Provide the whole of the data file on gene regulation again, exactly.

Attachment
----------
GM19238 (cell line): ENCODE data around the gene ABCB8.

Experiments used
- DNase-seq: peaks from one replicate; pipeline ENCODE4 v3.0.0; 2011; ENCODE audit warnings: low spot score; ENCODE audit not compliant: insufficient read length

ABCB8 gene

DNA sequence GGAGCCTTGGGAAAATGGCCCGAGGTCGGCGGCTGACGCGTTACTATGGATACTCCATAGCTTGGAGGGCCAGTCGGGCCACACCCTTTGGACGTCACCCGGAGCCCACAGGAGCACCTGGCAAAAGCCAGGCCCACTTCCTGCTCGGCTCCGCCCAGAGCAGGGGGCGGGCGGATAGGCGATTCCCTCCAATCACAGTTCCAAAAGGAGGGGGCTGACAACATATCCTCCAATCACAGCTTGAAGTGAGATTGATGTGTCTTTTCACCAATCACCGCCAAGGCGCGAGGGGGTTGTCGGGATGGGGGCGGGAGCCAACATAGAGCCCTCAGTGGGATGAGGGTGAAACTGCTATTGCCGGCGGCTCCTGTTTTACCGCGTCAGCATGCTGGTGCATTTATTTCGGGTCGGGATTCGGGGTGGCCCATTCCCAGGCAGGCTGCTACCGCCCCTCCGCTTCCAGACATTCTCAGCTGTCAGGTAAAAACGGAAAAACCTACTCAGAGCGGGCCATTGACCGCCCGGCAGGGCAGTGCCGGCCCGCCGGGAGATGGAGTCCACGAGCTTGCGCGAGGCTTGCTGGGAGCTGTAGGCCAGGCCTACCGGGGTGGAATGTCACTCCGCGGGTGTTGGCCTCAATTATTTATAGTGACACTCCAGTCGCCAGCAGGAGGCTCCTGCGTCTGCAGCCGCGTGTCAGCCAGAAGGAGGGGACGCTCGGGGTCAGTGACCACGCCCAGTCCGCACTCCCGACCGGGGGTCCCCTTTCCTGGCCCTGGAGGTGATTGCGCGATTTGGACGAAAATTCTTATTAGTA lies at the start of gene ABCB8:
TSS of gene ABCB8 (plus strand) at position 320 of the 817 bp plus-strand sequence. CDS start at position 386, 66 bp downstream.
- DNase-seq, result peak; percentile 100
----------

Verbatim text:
GM19238 (cell line): ENCODE data around the gene ABCB8.

Experiments used
- DNase-seq: peaks from one replicate; pipeline ENCODE4 v3.0.0; 2011; ENCODE audit warnings: low spot score; ENCODE audit not compliant: insufficient read length

ABCB8 gene

DNA sequence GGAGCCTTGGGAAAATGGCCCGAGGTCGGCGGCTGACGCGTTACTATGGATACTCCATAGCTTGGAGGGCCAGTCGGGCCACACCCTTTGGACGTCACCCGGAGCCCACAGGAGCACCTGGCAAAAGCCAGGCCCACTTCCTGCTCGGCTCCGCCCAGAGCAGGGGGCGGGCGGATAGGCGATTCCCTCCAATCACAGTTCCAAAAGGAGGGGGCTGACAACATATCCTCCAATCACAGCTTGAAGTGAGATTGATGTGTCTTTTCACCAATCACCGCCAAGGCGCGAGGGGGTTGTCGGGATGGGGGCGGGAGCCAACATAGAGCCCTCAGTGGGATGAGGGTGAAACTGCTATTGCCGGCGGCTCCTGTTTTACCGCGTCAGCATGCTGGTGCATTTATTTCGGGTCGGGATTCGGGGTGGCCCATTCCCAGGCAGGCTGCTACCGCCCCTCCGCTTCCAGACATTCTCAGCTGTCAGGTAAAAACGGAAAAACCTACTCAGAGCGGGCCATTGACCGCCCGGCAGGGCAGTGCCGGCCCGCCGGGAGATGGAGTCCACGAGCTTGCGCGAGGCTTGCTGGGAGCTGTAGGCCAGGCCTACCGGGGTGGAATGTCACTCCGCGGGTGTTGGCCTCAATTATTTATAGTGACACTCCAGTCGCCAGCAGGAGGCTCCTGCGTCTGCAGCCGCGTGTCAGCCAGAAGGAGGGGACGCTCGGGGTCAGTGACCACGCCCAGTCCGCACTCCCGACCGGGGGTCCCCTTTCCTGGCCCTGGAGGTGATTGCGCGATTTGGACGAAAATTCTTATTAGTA lies at the start of gene ABCB8:
TSS of gene ABCB8 (plus strand) at position 320 of the 817 bp plus-strand sequence. CDS start at position 386, 66 bp downstream.
- DNase-seq, result peak; percentile 100